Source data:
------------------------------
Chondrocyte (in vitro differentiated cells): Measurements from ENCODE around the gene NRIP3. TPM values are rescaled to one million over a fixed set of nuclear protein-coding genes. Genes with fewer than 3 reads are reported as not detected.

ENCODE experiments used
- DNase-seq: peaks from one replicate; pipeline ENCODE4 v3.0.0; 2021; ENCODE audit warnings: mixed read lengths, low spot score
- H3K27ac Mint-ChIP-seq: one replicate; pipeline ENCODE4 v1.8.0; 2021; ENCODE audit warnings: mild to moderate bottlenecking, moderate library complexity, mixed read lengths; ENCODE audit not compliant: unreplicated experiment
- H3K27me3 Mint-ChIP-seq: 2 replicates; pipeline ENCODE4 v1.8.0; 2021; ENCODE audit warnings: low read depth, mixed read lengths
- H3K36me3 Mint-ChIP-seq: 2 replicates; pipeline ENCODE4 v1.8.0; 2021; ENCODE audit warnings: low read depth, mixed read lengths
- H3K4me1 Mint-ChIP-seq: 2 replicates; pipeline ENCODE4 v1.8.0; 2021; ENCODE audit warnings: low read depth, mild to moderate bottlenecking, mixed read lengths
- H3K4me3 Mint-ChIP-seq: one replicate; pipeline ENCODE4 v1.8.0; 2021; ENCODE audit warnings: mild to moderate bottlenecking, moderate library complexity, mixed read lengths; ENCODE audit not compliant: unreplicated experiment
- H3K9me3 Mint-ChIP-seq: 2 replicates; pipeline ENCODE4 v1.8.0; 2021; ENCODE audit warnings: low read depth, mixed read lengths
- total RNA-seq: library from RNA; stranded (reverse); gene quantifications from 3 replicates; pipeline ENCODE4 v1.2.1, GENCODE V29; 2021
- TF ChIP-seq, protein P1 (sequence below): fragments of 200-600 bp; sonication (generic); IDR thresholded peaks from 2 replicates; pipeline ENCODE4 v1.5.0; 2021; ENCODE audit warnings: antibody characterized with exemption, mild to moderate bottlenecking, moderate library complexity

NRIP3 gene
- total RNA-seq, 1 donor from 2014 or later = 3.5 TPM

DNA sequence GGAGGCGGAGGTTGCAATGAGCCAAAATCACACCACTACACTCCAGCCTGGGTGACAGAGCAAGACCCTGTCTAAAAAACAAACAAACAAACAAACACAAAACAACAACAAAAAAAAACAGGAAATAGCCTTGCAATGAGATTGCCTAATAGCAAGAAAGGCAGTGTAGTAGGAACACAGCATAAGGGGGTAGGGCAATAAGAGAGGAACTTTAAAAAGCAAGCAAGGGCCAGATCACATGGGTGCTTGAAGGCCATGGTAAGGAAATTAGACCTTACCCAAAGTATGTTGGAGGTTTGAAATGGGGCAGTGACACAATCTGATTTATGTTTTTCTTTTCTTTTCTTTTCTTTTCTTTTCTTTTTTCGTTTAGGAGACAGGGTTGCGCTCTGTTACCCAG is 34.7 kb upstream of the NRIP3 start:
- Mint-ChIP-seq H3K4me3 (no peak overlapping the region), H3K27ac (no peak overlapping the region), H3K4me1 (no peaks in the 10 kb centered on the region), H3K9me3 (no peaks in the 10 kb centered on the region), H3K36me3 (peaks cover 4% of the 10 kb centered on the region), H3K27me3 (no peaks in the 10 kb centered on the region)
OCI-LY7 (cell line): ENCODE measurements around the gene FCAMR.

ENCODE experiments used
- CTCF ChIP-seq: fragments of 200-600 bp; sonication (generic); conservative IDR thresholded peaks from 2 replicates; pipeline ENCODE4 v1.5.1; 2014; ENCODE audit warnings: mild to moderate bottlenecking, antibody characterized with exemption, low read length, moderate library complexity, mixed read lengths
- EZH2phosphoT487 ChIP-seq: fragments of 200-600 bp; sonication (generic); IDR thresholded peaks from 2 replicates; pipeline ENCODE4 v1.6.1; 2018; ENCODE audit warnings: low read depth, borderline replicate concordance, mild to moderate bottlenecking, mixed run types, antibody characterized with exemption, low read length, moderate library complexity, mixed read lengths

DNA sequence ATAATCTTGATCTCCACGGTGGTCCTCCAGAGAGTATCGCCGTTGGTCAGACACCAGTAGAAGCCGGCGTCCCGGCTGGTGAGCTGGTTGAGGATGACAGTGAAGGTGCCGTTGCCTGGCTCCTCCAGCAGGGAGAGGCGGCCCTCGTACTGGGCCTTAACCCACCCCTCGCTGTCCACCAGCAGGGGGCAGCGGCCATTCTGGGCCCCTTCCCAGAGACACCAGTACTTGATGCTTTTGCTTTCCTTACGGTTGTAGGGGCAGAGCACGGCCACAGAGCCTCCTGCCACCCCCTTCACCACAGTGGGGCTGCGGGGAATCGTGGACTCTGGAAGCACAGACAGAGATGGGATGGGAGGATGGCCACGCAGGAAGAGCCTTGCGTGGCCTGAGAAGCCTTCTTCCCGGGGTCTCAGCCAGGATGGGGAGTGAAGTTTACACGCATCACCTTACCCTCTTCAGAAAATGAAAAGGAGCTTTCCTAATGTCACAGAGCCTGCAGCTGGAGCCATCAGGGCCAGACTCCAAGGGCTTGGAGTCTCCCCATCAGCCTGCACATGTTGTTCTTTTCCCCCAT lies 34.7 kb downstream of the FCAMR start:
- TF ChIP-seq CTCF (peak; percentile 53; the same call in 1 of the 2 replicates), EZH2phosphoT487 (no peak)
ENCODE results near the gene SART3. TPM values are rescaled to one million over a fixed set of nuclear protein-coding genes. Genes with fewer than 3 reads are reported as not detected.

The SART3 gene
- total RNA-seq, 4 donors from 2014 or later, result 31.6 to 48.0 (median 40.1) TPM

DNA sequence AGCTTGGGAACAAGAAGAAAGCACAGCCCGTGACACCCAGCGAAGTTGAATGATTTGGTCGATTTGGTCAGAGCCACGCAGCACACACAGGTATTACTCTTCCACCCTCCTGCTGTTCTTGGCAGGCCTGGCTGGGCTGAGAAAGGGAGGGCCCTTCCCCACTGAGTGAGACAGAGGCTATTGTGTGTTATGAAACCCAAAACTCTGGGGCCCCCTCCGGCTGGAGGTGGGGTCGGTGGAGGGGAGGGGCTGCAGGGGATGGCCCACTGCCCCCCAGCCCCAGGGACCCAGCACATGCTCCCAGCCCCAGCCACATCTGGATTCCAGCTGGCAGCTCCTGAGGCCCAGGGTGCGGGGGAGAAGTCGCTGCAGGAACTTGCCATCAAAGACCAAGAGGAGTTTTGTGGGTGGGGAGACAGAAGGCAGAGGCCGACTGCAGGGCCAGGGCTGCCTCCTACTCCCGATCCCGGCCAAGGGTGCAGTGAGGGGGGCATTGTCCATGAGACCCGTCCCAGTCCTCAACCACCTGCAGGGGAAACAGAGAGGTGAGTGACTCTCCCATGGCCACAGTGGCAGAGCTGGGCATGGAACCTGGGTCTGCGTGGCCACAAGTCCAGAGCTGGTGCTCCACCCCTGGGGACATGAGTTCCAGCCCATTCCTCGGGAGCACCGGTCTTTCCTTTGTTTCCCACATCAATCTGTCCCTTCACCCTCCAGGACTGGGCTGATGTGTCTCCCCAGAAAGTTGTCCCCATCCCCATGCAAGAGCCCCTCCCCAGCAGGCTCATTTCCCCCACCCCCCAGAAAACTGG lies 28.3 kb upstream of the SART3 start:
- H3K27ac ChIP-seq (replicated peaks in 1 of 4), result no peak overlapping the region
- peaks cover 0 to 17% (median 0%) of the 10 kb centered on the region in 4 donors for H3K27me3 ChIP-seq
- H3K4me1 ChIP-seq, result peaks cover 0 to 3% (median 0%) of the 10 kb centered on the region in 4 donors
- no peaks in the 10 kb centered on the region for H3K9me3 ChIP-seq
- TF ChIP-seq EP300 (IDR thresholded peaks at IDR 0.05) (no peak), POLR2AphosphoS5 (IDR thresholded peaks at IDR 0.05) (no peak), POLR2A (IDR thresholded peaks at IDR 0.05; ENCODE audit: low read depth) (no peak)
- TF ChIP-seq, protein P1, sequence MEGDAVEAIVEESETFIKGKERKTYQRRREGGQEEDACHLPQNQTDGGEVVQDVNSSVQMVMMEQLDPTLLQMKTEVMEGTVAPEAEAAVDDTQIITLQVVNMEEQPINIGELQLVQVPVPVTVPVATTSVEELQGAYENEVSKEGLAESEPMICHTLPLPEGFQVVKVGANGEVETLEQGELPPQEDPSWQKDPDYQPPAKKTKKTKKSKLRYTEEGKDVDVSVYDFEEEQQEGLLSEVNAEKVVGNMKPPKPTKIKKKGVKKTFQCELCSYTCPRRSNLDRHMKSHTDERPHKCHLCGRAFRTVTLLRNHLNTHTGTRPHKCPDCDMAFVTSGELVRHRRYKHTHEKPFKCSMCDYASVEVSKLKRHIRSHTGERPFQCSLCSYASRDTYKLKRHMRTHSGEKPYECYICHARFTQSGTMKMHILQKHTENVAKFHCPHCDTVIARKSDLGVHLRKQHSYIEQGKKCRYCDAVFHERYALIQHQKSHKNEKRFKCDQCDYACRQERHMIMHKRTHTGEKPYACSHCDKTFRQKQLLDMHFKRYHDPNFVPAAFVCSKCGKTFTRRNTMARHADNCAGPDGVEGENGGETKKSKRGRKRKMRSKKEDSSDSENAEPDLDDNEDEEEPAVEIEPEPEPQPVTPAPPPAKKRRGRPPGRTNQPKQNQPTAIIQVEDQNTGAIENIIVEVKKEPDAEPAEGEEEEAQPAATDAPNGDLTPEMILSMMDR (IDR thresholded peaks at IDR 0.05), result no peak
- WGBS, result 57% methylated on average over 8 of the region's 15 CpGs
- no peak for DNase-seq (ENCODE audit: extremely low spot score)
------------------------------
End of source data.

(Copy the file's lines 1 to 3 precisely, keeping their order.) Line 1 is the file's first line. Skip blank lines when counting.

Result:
Chondrocyte (in vitro differentiated cells): Measurements from ENCODE around the gene NRIP3. TPM values are rescaled to one million over a fixed set of nuclear protein-coding genes. Genes with fewer than 3 reads are reported as not detected.

ENCODE experiments used
- DNase-seq: peaks from one replicate; pipeline ENCODE4 v3.0.0; 2021; ENCODE audit warnings: mixed read lengths, low spot score